Royal experts griped about everything from the Sussexes' private jet use to Duchess Meghan allegedly courting the press to "break the Internet" with her guest-edited edition of Vogue U.K.'s September issue.
“[The couple’s recent behavior is] a public relations disaster for Buckingham Palace, who are having a hard time reining them in,” Lady Colin Campbell, author of several books about the royals, told Page Six. “Meghan is clearly calling the shots, but she’s a minor operator who is playing in the big leagues and mucking it up in the most catastrophic fashion.”
The top reason for royal criticism is reportedly Prince Harry, 34, and Duchess Meghan, 38, flying in private jets while preaching about the importance of preventing and minimizing climate change.
"I spend 99 percent of my life traveling the world by commercial [flights]. Occasionally there needs to be an opportunity based on a unique circumstance to ensure that my family [is] safe," he explained last week.
“We can all do better and while no one is perfect, we all have a responsibility for our own individual impact,” he added. “The question is what we do to balance it out.”
Prince Harry and Duchess Meghan came under fire this summer when they took a private jet to go on vacation to Ibiza, then to Nice, France, despite the flight's carbon impact on the planet.
They reportedly flew from Farnborough, U.K., to Ibiza, Spain, on Aug. 6, then back on Aug. 12.
On Aug. 14, they flew from Farnborough to Nice, France, to visit pal Elton John, then back to Farnborough on Aug. 17.
The couple is believed to have taken a Gulfstream 200, which seats 19 people, to Ibiza from Farnborough, and a Cessna 500 XL, which seats nine, on their return trip.
Their trip to Nice was to spend time at Elton John's home.
John later said in a statement that he provided the flight for the Sussexes to preserve their safety and privacy.
“I am deeply distressed by today’s distorted and malicious account in the press surrounding the Duke and Duchess of Sussex’s private stay at my home in Nice last week,” he tweeted. “Prince Harry’s Mother, Diana Princess Of Wales, was one of my dearest friends. I feel a profound sense of obligation to protect Harry and his family from the unnecessary press intrusion that contributed to Diana’s untimely death.”
"After a hectic year continuing their hard work and dedication to charity, David and I wanted the young family to have a private holiday inside the safety and tranquility of our home," he continued. "To maintain a high level of much-needed protection, we provided them with a private jet flight. To support Prince Harry’s commitment to the environment, we ensured their flight was carbon neutral, by making the appropriate contribution to Carbon Footprint™. I highly respect and applaud both Harry and Meghan’s commitment to charity and I’m calling on the press to cease these relentless and untrue assassinations on their character that are spuriously crafted on an almost daily basis."
The trip to France reportedly had a carbon footprint of 3 tons, while the annual carbon footprint for the average British citizen is 13 tons. The Ibiza trip reportedly emitted six times more carbon dioxide than a commercial flight from London to the Spanish island.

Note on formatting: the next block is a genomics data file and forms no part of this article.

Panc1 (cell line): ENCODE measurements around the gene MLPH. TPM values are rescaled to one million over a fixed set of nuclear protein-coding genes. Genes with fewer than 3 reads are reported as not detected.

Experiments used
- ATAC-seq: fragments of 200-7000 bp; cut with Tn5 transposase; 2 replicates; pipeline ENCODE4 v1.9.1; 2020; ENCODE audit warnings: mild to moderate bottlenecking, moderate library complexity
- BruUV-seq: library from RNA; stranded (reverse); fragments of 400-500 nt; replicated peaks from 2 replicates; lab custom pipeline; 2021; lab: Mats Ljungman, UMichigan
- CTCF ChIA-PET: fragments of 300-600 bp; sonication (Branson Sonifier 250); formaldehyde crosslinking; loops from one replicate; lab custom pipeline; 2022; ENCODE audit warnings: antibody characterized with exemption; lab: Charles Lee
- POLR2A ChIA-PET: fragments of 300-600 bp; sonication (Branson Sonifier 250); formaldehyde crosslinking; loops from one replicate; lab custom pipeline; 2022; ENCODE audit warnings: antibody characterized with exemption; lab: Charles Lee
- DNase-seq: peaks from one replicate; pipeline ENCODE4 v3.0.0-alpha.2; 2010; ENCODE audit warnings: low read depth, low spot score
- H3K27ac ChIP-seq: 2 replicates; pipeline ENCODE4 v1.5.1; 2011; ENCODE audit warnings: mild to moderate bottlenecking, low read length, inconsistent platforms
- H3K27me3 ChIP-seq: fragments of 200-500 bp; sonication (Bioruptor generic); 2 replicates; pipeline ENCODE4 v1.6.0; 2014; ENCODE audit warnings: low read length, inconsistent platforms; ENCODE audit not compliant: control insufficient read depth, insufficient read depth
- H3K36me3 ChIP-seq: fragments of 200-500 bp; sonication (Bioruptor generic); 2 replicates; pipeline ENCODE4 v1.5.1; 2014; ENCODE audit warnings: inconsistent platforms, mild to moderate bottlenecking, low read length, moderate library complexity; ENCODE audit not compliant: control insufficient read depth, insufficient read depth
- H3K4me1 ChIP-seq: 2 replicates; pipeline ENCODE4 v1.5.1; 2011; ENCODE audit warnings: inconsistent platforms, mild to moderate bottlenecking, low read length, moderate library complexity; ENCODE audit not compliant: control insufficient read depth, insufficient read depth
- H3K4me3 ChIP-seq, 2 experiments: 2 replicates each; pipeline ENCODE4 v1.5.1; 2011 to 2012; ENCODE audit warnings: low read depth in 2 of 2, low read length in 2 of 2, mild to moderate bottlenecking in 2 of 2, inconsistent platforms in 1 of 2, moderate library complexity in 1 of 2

Prince Harry gave a speech barefoot earlier this month at Google's secret celebrity summit, saying he and Duchess Meghan would have, at maximum, two children (including infant son Archie) to prevent environmental harm from climate change — which also rubbed royal watchers the wrong way, with some accusing the couple of shading Kate Middleton and Prince William, who welcomed their third child, Prince Louis, last year.
“When royal eco-lecturers preach one thing in public and then do the opposite in private, they shouldn’t be surprised if they are dismissed as eco-hypocrites,” a source who's worked with the royals told Page Six. Duncan Larcombe, former royal editor of The Sun, snapped, “I was stunned by Harry’s stupid comments about only having two kids when his brother has three. And this wasn’t a throwaway line — this was in a copy-approved interview. It’s madness.”
“Their message should be, ‘Look how fortunate we are to embody the hopes and aspirations of the nation,’ ” Campbell complained. “Instead, they are acting like the emperor and empress of America, saying they are far too grand to travel commercial.”
Meanwhile, royal critics have simultaneously slammed Duchess Meghan for allegedly trying to maximize her own publicity, as well as for keeping their son Archie shielded in privacy.
“[Meghan and Harry] won’t allow Archie to be photographed when they land [in South Africa], and the press are starting to gripe,” Larcombe told Page Six. “If there was pressure before on the upcoming tour, it’s intensified now. There’s so much riding on it.”
The couple's hiring of publicity firm Sunshine Sachs also drew ire, though the firm was hired to promote Prince Harry's sustainable travel initiative — and he paid the company's fees out of his own pocket, not from taxpayer funds.
A spokesman for Sunshine Sachs told Page Six that they aren't personally advising the royals, and denied that the Duchess said she wants to “break the internet.”
“We briefly worked on the Vogue project in the U.S. market and were retained in the past few weeks for the launch of Travalyst in the U.S. market,” Chris Bastardi told Page Six.
Still that didn't help all their critics. Campbell griped, “Why do you need a defamation expert on a charity’s board? The whole thing is farcical and impertinent. Their crisis management is best handled by someone who understands the royal system, and not by Americans.”
“It’s about service, not about telling people how wonderful you are,” she said. “I have yet to speak to a member of the British working class or middle class who is in favor of Meghan’s conduct.”